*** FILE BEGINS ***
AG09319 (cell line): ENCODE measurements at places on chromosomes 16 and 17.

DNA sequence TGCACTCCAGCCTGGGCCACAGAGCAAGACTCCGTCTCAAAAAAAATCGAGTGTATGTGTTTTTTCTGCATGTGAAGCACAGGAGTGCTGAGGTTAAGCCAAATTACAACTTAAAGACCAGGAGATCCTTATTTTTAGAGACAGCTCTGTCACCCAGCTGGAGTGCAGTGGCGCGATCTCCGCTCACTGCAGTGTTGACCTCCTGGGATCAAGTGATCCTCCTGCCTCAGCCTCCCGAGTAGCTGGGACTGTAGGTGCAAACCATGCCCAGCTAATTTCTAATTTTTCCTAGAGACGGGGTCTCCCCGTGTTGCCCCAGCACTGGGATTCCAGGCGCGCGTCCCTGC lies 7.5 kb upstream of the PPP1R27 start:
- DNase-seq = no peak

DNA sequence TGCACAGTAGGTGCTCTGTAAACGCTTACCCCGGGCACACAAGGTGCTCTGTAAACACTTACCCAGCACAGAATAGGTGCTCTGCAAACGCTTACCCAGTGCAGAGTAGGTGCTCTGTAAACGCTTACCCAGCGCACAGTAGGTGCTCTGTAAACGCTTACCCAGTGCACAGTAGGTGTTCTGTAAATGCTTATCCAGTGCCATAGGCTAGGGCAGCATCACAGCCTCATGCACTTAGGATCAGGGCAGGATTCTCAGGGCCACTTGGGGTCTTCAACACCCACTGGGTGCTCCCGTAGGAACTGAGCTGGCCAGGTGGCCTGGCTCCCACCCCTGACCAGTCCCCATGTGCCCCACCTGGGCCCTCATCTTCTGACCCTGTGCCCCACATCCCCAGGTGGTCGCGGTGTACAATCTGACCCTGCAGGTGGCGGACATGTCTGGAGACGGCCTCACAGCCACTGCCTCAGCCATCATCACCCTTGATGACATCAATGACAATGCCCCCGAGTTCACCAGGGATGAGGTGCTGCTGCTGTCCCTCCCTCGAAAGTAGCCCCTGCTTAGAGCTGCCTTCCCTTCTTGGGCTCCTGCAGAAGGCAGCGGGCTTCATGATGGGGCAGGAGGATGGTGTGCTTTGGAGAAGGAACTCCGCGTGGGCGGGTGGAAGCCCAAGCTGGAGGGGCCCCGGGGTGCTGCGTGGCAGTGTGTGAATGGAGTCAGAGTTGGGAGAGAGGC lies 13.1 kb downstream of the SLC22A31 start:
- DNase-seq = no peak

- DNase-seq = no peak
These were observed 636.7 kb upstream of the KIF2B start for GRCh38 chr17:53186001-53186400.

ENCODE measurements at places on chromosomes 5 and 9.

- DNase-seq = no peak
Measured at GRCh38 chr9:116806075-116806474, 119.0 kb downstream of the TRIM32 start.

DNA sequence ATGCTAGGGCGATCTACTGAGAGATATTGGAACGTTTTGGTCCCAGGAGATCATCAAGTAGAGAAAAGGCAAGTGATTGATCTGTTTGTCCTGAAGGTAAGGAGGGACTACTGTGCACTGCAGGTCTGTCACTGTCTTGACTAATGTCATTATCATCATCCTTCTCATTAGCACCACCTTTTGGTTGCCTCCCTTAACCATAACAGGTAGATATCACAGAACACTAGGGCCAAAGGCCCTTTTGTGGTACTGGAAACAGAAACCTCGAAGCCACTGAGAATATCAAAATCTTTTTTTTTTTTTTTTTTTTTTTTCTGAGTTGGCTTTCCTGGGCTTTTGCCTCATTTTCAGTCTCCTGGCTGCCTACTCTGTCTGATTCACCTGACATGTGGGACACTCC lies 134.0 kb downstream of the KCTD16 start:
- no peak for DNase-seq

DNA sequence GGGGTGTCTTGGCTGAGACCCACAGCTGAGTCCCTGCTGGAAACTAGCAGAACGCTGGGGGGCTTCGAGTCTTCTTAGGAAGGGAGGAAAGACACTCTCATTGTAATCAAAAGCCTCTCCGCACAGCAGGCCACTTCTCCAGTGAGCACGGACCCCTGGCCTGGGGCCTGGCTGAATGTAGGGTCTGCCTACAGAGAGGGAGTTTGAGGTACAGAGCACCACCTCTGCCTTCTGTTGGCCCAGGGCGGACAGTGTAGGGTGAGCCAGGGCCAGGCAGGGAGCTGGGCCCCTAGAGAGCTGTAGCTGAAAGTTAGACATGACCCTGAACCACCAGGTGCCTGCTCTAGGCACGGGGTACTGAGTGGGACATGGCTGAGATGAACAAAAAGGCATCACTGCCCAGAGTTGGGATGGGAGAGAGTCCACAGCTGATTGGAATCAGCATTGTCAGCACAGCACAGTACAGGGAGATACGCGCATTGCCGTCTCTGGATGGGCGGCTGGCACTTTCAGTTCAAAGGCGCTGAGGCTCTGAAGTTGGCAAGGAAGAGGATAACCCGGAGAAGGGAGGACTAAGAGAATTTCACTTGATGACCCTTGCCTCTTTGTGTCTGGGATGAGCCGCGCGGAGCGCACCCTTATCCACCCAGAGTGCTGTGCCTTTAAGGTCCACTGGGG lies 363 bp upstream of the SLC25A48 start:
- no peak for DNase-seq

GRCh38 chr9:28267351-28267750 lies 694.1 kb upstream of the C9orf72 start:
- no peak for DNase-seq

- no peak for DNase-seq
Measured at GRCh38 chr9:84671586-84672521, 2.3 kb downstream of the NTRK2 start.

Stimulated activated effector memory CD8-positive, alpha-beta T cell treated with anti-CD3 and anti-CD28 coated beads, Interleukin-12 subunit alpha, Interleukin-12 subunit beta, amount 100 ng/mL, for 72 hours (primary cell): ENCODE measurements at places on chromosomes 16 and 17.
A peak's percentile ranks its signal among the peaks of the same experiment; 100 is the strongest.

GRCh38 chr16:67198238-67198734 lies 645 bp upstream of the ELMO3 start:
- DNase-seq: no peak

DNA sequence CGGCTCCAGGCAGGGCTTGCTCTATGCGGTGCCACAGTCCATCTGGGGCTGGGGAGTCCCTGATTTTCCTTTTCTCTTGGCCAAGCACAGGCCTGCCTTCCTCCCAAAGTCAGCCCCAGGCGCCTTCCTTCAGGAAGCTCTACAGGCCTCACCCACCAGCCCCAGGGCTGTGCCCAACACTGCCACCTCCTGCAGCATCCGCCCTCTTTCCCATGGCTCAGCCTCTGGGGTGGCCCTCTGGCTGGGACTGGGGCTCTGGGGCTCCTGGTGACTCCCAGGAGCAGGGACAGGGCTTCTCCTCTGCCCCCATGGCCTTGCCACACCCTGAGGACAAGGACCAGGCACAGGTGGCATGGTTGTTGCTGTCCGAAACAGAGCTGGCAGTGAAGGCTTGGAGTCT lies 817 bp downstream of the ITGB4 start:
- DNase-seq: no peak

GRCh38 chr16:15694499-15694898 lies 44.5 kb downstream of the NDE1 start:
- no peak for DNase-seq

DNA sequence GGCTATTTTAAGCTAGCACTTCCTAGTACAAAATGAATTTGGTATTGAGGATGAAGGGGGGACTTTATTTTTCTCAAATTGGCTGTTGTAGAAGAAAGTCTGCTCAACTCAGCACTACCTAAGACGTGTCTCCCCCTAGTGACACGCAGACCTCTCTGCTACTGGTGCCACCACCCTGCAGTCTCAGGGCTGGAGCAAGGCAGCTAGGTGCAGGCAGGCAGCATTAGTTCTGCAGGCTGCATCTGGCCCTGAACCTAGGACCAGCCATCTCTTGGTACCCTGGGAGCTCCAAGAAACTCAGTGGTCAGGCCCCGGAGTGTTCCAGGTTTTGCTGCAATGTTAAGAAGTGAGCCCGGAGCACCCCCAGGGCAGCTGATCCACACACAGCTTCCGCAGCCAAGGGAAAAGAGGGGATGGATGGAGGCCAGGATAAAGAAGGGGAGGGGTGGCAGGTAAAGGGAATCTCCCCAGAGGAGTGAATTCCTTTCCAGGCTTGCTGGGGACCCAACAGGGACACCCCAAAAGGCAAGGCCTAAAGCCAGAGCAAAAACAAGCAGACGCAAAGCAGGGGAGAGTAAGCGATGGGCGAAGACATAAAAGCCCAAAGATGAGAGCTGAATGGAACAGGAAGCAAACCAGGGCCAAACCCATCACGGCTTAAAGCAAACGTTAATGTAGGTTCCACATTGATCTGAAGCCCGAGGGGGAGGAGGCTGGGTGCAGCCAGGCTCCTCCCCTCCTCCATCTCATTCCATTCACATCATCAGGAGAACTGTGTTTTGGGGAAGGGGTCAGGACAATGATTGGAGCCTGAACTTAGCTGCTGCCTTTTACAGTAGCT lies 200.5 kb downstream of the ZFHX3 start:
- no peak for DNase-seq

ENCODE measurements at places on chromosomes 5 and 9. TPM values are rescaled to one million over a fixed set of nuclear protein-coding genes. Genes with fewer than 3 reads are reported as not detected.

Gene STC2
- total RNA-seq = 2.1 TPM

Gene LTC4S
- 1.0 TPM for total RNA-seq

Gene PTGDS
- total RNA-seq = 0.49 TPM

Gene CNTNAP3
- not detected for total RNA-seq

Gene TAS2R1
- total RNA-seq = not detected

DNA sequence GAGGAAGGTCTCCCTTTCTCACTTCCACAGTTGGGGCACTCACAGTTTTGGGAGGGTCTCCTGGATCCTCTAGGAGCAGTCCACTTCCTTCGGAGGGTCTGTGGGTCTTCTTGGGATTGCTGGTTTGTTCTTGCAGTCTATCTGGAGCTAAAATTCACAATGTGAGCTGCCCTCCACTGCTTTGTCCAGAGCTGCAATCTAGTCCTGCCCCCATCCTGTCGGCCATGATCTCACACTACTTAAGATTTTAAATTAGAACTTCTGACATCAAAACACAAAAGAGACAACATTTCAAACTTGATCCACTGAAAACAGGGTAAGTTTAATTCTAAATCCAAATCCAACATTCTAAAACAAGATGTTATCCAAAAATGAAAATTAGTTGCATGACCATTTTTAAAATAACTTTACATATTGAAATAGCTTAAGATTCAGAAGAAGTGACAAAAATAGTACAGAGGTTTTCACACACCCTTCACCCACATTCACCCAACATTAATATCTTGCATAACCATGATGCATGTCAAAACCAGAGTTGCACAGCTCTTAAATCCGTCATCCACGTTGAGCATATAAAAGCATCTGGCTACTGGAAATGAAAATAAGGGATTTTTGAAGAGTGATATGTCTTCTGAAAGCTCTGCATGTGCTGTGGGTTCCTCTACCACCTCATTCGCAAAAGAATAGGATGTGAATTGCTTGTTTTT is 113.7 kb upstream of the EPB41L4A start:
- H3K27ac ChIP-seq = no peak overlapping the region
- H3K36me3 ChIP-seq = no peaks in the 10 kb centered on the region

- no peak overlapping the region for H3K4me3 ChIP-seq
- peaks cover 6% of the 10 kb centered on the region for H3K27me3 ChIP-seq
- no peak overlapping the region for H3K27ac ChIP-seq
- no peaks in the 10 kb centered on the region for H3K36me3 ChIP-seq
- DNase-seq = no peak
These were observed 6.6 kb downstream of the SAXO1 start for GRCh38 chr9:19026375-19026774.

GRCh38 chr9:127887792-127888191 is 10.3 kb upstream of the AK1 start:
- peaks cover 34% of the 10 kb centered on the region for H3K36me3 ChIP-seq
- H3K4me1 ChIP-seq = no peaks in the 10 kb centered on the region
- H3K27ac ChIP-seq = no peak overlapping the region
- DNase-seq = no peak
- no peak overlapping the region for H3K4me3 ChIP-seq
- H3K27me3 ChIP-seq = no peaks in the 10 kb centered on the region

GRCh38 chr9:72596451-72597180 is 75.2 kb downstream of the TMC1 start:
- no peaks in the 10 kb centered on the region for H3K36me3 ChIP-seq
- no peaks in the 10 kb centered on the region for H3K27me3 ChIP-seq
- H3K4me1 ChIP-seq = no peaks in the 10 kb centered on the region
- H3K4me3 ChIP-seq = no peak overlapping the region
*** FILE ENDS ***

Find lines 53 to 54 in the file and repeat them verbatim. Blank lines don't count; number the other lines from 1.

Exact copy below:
- DNase-seq = no peak
- no peak overlapping the region for H3K4me3 ChIP-seq